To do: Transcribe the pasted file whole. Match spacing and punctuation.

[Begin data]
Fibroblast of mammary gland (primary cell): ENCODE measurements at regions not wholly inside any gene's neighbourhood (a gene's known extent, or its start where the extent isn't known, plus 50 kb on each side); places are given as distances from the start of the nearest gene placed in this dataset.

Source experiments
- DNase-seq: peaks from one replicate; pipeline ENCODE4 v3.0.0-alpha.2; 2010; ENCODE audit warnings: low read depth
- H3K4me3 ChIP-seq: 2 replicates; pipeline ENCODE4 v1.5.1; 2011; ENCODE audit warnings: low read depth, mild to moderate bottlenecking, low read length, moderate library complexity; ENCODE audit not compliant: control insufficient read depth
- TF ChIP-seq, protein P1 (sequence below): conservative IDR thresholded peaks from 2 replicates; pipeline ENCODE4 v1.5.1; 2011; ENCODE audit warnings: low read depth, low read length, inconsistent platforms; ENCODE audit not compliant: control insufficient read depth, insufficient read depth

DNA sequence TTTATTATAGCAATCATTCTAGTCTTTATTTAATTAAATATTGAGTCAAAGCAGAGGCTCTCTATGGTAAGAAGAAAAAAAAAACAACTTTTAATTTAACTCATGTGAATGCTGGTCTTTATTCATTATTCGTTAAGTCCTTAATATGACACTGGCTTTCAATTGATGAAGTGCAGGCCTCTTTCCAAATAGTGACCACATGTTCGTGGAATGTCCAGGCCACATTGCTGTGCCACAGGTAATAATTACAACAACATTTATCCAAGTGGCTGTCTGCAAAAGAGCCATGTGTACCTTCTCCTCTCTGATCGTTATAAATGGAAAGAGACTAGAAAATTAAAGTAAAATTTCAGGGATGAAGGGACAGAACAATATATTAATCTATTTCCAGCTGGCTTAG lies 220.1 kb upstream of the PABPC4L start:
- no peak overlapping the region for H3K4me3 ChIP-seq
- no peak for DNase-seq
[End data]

Fibroblast of mammary gland (primary cell): ENCODE measurements at regions not wholly inside any gene's neighbourhood (a gene's known extent, or its start where the extent isn't known, plus 50 kb on each side); places are given as distances from the start of the nearest gene placed in this dataset.

Source experiments
- DNase-seq: peaks from one replicate; pipeline ENCODE4 v3.0.0-alpha.2; 2010; ENCODE audit warnings: low read depth
- H3K4me3 ChIP-seq: 2 replicates; pipeline ENCODE4 v1.5.1; 2011; ENCODE audit warnings: low read depth, mild to moderate bottlenecking, low read length, moderate library complexity; ENCODE audit not compliant: control insufficient read depth
- TF ChIP-seq, protein P1 (sequence below): conservative IDR thresholded peaks from 2 replicates; pipeline ENCODE4 v1.5.1; 2011; ENCODE audit warnings: low read depth, low read length, inconsistent platforms; ENCODE audit not compliant: control insufficient read depth, insufficient read depth

DNA sequence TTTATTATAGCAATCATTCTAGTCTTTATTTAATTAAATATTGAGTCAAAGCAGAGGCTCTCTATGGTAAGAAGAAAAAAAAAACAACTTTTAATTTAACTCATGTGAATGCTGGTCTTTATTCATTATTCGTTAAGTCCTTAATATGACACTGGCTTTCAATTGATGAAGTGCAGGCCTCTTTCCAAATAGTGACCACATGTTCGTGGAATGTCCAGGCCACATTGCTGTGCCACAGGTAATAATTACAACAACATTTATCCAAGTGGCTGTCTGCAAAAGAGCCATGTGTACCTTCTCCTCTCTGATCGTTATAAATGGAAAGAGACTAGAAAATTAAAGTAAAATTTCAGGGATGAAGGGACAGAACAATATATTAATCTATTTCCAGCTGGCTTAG lies 220.1 kb upstream of the PABPC4L start:
- no peak overlapping the region for H3K4me3 ChIP-seq
- no peak for DNase-seq